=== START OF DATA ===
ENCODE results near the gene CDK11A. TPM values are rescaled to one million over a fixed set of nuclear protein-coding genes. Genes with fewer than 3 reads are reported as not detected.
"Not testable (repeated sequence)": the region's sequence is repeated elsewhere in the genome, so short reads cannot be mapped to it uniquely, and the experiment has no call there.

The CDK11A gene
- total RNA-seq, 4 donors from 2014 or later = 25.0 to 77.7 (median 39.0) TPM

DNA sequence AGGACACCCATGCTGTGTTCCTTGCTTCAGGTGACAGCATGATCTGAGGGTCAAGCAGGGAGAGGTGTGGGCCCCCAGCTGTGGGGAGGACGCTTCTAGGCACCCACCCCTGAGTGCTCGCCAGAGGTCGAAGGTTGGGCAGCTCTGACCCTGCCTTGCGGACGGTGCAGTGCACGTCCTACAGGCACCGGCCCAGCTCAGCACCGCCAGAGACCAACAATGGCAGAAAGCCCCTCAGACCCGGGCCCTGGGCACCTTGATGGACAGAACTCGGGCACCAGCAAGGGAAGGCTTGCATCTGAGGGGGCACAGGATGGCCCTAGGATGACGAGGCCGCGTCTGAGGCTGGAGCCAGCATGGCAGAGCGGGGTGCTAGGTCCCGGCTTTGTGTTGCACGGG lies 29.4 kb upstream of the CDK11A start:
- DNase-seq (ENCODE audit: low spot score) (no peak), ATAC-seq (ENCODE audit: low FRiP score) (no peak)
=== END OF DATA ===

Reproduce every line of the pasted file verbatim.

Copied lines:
ENCODE results near the gene CDK11A. TPM values are rescaled to one million over a fixed set of nuclear protein-coding genes. Genes with fewer than 3 reads are reported as not detected.
"Not testable (repeated sequence)": the region's sequence is repeated elsewhere in the genome, so short reads cannot be mapped to it uniquely, and the experiment has no call there.

The CDK11A gene
- total RNA-seq, 4 donors from 2014 or later = 25.0 to 77.7 (median 39.0) TPM

DNA sequence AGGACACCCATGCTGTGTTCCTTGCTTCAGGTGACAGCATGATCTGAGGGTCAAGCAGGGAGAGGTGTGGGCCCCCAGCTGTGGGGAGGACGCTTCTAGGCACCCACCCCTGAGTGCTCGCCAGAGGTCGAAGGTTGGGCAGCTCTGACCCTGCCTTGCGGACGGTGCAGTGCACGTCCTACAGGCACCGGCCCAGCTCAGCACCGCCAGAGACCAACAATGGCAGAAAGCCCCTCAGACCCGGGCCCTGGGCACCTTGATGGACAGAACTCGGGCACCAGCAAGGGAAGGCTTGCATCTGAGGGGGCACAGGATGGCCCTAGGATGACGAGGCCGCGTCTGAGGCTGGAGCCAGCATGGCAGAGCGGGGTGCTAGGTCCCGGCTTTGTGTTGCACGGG lies 29.4 kb upstream of the CDK11A start:
- DNase-seq (ENCODE audit: low spot score) (no peak), ATAC-seq (ENCODE audit: low FRiP score) (no peak)